No Landing Plan
Fuzzy Vox Facebook Page
The second album from French power pop trio, Fuzzy Vox, No Landing Plan, is an upbeat collection of songs combining the best attributes of melodic power pop and hard-edged garage rock. The band travels out of their comfort zone into social commentary and psych-pop on a few of the tracks, without sacrificing the infectious beat.
Fuzzy Vox formed in 2011 in Joinville Le Pont, France, on the outskirts of Paris. The band released a few EPs before releasing 2014’s On Heat, their debut album.
Singer Hugo Fabri has the vocal chops to veer from melodic powerpop to raunchy garage rock with no detectable accent. And he supplies the album’s brisk, no-frills guitar work and keyboards. Drummer Nico Maia and bassist Gregoire Dessons form a sturdy musical backbeat, keeping the album’s groove consistent.
For No Landing Plan, the band ventured to California to record, enlisting producers Ryan Castle, who’s worked with Snow Patrol, Black Sabbath, Billy Idol, ZZ Top, etc., and Andy Brohard (Wolfmother, Tegan and Sara, the Hives). The songs were mastered by Howie Weinberg, who has worked with Nirvana, the Ramones, Herbie Hancock, and other legendary artists. The ace recording team renders the band’s well-crafted songs into crisp, infectious tracks for maximum danceability.
“Explosion of Love” kicks off the album with an infectious beat designed to make you move. The frenetic rhythm of “Distracted” is great for pogoing or frugging, a ‘60s garage rock revival that channels the Sonics. “Told You Before” with its out-of-kilter energy and gritty vocals, has that unapologetic brashness of mid-60s Kinks’ and Who. “Raw Evil” starts out a bit like Elvis Costello, then segues into heavier garage rock. “Bo Diddley” pays tribute to one of the architects of rock ‘n’ roll with its frenetic beat. (The band’s featured a window-rattling version of Jerry Lee Lewis’ “Great Balls of Fire” on their Technicolor EP.)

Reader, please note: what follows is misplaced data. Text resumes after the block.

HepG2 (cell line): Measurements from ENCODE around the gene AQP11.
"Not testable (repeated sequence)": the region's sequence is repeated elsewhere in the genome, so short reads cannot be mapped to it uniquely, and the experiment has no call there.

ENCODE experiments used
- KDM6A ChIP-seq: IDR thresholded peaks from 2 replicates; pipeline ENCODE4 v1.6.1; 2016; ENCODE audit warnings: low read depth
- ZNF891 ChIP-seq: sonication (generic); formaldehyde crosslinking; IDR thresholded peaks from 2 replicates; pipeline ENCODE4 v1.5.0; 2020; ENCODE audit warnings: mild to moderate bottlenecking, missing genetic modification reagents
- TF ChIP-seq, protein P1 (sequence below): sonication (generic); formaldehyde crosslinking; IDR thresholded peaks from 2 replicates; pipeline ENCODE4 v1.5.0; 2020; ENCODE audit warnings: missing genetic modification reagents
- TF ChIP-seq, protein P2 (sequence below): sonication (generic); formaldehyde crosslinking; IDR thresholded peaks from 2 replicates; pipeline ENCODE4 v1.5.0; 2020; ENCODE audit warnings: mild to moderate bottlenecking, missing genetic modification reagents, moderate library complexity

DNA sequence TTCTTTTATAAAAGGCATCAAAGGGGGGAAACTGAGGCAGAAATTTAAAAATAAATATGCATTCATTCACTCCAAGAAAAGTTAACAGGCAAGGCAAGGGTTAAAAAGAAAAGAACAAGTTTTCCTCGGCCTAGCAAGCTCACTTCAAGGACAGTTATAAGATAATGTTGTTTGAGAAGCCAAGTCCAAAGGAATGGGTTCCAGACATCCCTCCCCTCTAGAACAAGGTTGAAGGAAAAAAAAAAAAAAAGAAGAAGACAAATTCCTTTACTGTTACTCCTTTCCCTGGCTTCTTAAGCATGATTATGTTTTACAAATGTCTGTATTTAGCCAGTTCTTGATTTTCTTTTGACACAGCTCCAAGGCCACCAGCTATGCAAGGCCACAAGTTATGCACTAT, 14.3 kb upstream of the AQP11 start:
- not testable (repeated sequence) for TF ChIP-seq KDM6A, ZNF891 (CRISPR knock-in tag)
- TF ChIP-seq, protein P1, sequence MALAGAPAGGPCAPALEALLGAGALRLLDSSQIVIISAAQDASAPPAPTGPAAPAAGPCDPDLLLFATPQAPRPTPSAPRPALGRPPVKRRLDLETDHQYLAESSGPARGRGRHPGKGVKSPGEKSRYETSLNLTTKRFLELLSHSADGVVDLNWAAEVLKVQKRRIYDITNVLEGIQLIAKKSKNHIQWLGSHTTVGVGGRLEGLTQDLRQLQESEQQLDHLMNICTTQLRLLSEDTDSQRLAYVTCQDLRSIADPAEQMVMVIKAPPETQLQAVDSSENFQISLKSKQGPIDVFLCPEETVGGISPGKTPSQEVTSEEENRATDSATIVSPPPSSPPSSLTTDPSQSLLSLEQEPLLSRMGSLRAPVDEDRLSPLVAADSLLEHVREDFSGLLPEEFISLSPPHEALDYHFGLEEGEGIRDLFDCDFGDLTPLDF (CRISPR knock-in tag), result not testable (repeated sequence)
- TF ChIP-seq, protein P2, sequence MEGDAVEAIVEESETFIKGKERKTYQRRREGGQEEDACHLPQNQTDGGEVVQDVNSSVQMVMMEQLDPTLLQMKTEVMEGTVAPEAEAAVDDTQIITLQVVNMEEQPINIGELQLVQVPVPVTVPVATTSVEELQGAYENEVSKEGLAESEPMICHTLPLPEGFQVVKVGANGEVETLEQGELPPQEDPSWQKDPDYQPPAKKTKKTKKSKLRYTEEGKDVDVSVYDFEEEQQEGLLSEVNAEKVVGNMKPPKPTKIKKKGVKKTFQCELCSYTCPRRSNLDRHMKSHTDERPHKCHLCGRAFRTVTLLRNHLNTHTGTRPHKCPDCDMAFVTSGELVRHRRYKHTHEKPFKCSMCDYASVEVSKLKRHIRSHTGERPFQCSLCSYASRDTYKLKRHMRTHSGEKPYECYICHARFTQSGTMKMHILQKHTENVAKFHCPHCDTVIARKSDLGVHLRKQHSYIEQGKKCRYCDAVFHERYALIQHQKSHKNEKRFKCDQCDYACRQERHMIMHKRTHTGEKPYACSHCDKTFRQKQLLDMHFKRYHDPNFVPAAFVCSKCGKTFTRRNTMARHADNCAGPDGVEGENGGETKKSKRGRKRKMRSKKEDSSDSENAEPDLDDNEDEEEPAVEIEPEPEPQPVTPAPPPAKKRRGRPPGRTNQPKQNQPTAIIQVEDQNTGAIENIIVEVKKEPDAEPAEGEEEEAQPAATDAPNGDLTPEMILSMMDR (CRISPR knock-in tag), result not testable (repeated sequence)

“Don’t Leave Me Behind” is bouncy, skinny-tie power pop to the nth power, and “I Got a Girl” draws from Plimsouls influences with a wilder pace.
The band proves they’re not afraid to tackle serious subjects in “They Shot Charlie”, about the Charlie Hebdo terrorist attack. The tone picks up again with the bouncy “Easy Street”. The album’s last track "A Reason to Love" is lush, psych-pop with a guitar theme out of a TV western. A spoken word interlude near the end fades out with some distorted guitar, making it the album's most ambitious track.
Pure, high energy songs, tight playing and production, and a groovy ‘60s era comic book album cover make Fuzzy Vox’s No Landing Plan a 30 minute joyride for fans of fun, unpretentious rock ‘n’ roll.